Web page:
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Phys Med Rehabil Clin N Am. 2010 Feb;21(1):157-78. doi: 10.1016/j.pmr.2009.07.003.

Neural interface technology for rehabilitation: exploiting and promoting neuroplasticity.

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Department of Physical Medicine and Rehabilitation, University of Pittsburgh, 3471 Fifth Ave., Suite 202, Pittsburgh, PA 15213, USA.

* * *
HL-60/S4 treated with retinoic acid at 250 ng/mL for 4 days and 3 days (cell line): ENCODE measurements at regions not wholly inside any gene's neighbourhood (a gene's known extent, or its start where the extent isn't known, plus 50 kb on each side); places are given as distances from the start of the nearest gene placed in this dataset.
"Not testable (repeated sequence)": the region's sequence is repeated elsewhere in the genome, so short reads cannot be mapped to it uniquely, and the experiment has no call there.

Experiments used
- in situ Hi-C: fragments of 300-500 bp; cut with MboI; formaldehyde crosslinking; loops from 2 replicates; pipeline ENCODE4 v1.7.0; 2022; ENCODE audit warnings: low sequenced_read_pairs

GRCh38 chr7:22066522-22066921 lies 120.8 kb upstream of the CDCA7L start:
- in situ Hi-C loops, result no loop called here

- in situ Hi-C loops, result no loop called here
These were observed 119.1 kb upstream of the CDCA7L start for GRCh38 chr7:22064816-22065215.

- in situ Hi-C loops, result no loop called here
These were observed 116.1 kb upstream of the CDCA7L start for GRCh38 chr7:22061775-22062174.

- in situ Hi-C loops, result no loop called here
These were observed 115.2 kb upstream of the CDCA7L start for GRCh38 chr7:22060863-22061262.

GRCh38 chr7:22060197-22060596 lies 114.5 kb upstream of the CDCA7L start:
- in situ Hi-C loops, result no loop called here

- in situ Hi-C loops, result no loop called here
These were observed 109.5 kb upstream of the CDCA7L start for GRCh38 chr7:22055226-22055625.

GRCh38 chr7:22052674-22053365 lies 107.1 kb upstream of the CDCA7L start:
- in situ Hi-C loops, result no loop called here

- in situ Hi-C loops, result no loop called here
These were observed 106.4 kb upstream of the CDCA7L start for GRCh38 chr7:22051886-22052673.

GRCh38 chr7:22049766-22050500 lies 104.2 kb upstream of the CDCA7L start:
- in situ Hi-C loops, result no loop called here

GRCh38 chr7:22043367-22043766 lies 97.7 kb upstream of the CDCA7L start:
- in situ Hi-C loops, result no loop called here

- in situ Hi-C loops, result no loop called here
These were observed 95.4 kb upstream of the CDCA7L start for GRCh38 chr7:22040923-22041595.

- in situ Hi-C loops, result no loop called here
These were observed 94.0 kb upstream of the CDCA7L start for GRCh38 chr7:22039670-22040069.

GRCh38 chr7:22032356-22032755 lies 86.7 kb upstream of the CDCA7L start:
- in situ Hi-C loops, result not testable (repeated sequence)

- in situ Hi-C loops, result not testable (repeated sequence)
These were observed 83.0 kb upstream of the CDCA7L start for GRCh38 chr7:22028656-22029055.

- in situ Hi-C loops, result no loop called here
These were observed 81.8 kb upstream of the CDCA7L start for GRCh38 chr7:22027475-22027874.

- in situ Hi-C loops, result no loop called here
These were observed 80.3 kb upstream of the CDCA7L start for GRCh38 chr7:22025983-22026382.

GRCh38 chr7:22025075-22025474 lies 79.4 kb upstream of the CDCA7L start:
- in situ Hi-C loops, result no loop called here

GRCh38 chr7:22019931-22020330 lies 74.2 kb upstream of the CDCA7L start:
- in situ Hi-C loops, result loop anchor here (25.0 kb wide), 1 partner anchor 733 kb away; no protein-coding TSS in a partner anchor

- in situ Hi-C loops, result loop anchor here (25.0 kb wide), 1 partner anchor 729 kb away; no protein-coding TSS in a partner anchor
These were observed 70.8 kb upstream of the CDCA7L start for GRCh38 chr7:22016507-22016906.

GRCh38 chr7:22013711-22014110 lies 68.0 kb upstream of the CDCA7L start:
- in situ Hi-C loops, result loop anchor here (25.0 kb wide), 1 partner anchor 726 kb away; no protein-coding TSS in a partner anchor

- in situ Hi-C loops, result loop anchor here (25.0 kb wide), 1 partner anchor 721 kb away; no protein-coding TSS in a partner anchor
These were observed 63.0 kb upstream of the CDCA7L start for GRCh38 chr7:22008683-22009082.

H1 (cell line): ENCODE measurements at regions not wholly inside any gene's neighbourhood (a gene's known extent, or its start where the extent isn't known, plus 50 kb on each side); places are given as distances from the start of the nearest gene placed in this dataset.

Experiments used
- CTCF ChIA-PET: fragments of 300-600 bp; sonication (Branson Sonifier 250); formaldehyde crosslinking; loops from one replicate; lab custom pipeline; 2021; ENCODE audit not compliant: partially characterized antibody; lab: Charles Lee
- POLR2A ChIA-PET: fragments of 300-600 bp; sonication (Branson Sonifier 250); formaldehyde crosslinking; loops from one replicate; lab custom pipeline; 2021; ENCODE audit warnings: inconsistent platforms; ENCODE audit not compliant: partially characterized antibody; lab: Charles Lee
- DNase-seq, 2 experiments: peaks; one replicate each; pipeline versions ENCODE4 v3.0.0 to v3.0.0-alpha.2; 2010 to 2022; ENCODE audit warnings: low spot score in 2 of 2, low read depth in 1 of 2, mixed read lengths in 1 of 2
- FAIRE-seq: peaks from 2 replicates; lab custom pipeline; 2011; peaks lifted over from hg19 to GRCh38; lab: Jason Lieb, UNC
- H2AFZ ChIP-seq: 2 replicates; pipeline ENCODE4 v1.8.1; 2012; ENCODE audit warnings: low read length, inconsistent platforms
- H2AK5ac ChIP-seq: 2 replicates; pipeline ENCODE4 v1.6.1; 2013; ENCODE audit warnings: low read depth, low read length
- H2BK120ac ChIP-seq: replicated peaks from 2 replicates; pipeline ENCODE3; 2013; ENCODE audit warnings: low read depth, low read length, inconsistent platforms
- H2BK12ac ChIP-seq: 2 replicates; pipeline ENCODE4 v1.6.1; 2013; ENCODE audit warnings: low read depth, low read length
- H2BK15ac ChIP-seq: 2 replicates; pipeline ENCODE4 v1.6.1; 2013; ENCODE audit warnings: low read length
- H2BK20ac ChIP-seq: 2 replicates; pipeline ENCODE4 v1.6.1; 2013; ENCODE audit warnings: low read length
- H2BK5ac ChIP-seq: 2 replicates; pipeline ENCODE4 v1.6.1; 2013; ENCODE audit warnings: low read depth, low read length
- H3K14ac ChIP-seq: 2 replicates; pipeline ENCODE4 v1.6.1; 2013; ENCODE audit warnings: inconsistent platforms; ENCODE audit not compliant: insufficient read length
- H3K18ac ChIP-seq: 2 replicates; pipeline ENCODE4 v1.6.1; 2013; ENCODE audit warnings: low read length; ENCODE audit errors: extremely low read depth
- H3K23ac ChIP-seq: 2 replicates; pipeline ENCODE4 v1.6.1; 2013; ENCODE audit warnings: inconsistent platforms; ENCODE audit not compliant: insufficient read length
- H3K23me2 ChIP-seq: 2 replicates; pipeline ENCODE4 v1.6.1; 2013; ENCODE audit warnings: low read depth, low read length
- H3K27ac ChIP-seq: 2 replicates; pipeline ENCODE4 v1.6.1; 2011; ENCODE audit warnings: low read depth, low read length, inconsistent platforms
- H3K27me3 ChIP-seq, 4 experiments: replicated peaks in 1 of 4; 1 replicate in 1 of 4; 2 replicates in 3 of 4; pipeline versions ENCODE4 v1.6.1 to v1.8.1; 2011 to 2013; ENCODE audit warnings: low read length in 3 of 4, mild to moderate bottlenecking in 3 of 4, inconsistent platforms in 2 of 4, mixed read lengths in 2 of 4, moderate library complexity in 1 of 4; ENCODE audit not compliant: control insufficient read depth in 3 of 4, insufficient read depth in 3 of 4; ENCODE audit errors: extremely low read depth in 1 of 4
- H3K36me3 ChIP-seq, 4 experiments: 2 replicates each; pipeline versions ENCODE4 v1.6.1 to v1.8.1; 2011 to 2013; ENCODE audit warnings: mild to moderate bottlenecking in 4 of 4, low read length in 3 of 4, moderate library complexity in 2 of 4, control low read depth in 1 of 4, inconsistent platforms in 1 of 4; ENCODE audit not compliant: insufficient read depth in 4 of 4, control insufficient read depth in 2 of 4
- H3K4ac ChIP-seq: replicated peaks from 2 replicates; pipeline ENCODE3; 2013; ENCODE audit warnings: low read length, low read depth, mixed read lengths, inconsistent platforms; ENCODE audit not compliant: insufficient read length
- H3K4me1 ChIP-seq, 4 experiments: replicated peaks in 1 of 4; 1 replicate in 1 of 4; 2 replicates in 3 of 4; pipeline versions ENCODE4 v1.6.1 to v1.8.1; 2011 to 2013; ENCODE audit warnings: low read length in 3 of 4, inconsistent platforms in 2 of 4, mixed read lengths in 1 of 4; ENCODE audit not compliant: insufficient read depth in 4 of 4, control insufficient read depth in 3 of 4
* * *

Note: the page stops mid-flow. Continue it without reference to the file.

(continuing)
This article reviews neural interface technology and its relationship with neuroplasticity. Two types of neural interface technology are reviewed, highlighting specific technologies that the authors directly work with: (1) neural interface technology for neural recording, such as the micro-ECoG BCI system for hand prosthesis control, and the comprehensive rehabilitation paradigm combining MEG-BCI, action observation, and motor imagery training; (2) neural interface technology for functional neural stimulation, such as somatosensory neural stimulation for restoring somatosensation, and non-invasive cortical stimulation using rTMS and tDCS for modulating cortical excitability and stroke rehabilitation. The close interaction between neural interface devices and neuroplasticity leads to increased efficacy of neural interface devices and improved functional recovery of the nervous system. This symbiotic relationship between neural interface technology and the nervous system is expected to maximize functional gain for individuals with various sensory, motor, and cognitive impairments, eventually leading to better quality of life.

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